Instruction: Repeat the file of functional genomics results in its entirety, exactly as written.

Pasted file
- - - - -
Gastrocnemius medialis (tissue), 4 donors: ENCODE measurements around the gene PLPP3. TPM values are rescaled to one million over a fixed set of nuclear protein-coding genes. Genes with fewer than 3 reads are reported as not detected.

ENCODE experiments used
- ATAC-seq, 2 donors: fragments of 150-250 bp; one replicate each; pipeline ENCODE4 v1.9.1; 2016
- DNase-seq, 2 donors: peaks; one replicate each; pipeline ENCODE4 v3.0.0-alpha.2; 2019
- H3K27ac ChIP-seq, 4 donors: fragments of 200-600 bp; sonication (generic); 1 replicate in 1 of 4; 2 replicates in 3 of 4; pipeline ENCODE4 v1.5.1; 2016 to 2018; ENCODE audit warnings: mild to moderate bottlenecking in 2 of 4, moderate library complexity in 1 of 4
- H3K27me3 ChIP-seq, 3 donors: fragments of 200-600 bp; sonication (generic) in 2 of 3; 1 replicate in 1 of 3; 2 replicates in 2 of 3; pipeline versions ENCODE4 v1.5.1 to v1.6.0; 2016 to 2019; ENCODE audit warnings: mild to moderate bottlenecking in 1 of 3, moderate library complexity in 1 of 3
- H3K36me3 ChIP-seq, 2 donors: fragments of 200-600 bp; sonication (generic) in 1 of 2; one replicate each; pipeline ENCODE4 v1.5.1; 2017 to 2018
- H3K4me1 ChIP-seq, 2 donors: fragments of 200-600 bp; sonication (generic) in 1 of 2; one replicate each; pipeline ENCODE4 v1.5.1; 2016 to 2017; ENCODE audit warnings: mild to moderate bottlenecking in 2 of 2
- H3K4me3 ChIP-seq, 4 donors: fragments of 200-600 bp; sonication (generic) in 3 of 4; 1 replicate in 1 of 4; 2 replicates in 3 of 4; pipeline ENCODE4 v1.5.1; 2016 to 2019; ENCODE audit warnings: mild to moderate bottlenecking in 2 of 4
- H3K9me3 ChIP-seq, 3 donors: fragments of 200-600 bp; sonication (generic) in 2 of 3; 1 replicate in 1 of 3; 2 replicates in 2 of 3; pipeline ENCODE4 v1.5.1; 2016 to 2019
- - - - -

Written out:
Gastrocnemius medialis (tissue), 4 donors: ENCODE measurements around the gene PLPP3. TPM values are rescaled to one million over a fixed set of nuclear protein-coding genes. Genes with fewer than 3 reads are reported as not detected.

ENCODE experiments used
- ATAC-seq, 2 donors: fragments of 150-250 bp; one replicate each; pipeline ENCODE4 v1.9.1; 2016
- DNase-seq, 2 donors: peaks; one replicate each; pipeline ENCODE4 v3.0.0-alpha.2; 2019
- H3K27ac ChIP-seq, 4 donors: fragments of 200-600 bp; sonication (generic); 1 replicate in 1 of 4; 2 replicates in 3 of 4; pipeline ENCODE4 v1.5.1; 2016 to 2018; ENCODE audit warnings: mild to moderate bottlenecking in 2 of 4, moderate library complexity in 1 of 4
- H3K27me3 ChIP-seq, 3 donors: fragments of 200-600 bp; sonication (generic) in 2 of 3; 1 replicate in 1 of 3; 2 replicates in 2 of 3; pipeline versions ENCODE4 v1.5.1 to v1.6.0; 2016 to 2019; ENCODE audit warnings: mild to moderate bottlenecking in 1 of 3, moderate library complexity in 1 of 3
- H3K36me3 ChIP-seq, 2 donors: fragments of 200-600 bp; sonication (generic) in 1 of 2; one replicate each; pipeline ENCODE4 v1.5.1; 2017 to 2018
- H3K4me1 ChIP-seq, 2 donors: fragments of 200-600 bp; sonication (generic) in 1 of 2; one replicate each; pipeline ENCODE4 v1.5.1; 2016 to 2017; ENCODE audit warnings: mild to moderate bottlenecking in 2 of 2
- H3K4me3 ChIP-seq, 4 donors: fragments of 200-600 bp; sonication (generic) in 3 of 4; 1 replicate in 1 of 4; 2 replicates in 3 of 4; pipeline ENCODE4 v1.5.1; 2016 to 2019; ENCODE audit warnings: mild to moderate bottlenecking in 2 of 4
- H3K9me3 ChIP-seq, 3 donors: fragments of 200-600 bp; sonication (generic) in 2 of 3; 1 replicate in 1 of 3; 2 replicates in 2 of 3; pipeline ENCODE4 v1.5.1; 2016 to 2019